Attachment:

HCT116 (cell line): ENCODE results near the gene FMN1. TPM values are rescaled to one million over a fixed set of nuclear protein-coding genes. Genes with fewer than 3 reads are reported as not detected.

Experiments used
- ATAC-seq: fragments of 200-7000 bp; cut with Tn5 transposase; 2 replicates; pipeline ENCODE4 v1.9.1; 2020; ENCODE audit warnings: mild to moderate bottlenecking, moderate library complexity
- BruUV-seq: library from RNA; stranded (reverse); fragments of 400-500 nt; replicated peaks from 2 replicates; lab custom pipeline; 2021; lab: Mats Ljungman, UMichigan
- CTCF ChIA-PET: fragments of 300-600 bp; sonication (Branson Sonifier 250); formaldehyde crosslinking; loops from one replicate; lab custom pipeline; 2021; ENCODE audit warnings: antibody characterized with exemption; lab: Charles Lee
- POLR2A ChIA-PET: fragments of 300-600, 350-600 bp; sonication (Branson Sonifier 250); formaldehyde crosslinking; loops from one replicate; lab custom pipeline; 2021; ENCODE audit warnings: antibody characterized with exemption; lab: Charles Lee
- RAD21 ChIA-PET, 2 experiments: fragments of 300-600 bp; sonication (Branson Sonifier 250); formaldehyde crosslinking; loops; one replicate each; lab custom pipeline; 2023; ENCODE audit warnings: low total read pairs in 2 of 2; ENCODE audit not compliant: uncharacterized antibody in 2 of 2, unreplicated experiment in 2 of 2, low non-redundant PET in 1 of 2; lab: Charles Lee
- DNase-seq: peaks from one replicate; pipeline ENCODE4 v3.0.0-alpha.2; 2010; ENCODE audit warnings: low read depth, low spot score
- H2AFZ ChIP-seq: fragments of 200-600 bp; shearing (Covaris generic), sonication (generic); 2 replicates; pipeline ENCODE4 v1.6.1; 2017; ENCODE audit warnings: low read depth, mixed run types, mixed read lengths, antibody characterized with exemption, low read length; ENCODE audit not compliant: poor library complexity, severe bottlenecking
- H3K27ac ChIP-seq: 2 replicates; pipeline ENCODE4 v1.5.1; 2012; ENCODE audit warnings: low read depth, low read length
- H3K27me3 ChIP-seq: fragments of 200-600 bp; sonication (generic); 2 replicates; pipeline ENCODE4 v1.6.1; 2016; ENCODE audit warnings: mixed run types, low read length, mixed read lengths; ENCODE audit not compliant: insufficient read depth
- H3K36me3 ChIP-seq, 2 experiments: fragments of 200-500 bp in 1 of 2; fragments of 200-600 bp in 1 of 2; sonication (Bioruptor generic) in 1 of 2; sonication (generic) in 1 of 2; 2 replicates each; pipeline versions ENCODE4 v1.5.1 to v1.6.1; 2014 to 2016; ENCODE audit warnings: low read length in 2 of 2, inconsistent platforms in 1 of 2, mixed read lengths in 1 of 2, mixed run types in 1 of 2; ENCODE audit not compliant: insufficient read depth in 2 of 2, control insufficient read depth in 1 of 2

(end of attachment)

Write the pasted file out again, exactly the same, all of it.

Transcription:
HCT116 (cell line): ENCODE results near the gene FMN1. TPM values are rescaled to one million over a fixed set of nuclear protein-coding genes. Genes with fewer than 3 reads are reported as not detected.

Experiments used
- ATAC-seq: fragments of 200-7000 bp; cut with Tn5 transposase; 2 replicates; pipeline ENCODE4 v1.9.1; 2020; ENCODE audit warnings: mild to moderate bottlenecking, moderate library complexity
- BruUV-seq: library from RNA; stranded (reverse); fragments of 400-500 nt; replicated peaks from 2 replicates; lab custom pipeline; 2021; lab: Mats Ljungman, UMichigan
- CTCF ChIA-PET: fragments of 300-600 bp; sonication (Branson Sonifier 250); formaldehyde crosslinking; loops from one replicate; lab custom pipeline; 2021; ENCODE audit warnings: antibody characterized with exemption; lab: Charles Lee
- POLR2A ChIA-PET: fragments of 300-600, 350-600 bp; sonication (Branson Sonifier 250); formaldehyde crosslinking; loops from one replicate; lab custom pipeline; 2021; ENCODE audit warnings: antibody characterized with exemption; lab: Charles Lee
- RAD21 ChIA-PET, 2 experiments: fragments of 300-600 bp; sonication (Branson Sonifier 250); formaldehyde crosslinking; loops; one replicate each; lab custom pipeline; 2023; ENCODE audit warnings: low total read pairs in 2 of 2; ENCODE audit not compliant: uncharacterized antibody in 2 of 2, unreplicated experiment in 2 of 2, low non-redundant PET in 1 of 2; lab: Charles Lee
- DNase-seq: peaks from one replicate; pipeline ENCODE4 v3.0.0-alpha.2; 2010; ENCODE audit warnings: low read depth, low spot score
- H2AFZ ChIP-seq: fragments of 200-600 bp; shearing (Covaris generic), sonication (generic); 2 replicates; pipeline ENCODE4 v1.6.1; 2017; ENCODE audit warnings: low read depth, mixed run types, mixed read lengths, antibody characterized with exemption, low read length; ENCODE audit not compliant: poor library complexity, severe bottlenecking
- H3K27ac ChIP-seq: 2 replicates; pipeline ENCODE4 v1.5.1; 2012; ENCODE audit warnings: low read depth, low read length
- H3K27me3 ChIP-seq: fragments of 200-600 bp; sonication (generic); 2 replicates; pipeline ENCODE4 v1.6.1; 2016; ENCODE audit warnings: mixed run types, low read length, mixed read lengths; ENCODE audit not compliant: insufficient read depth
- H3K36me3 ChIP-seq, 2 experiments: fragments of 200-500 bp in 1 of 2; fragments of 200-600 bp in 1 of 2; sonication (Bioruptor generic) in 1 of 2; sonication (generic) in 1 of 2; 2 replicates each; pipeline versions ENCODE4 v1.5.1 to v1.6.1; 2014 to 2016; ENCODE audit warnings: low read length in 2 of 2, inconsistent platforms in 1 of 2, mixed read lengths in 1 of 2, mixed run types in 1 of 2; ENCODE audit not compliant: insufficient read depth in 2 of 2, control insufficient read depth in 1 of 2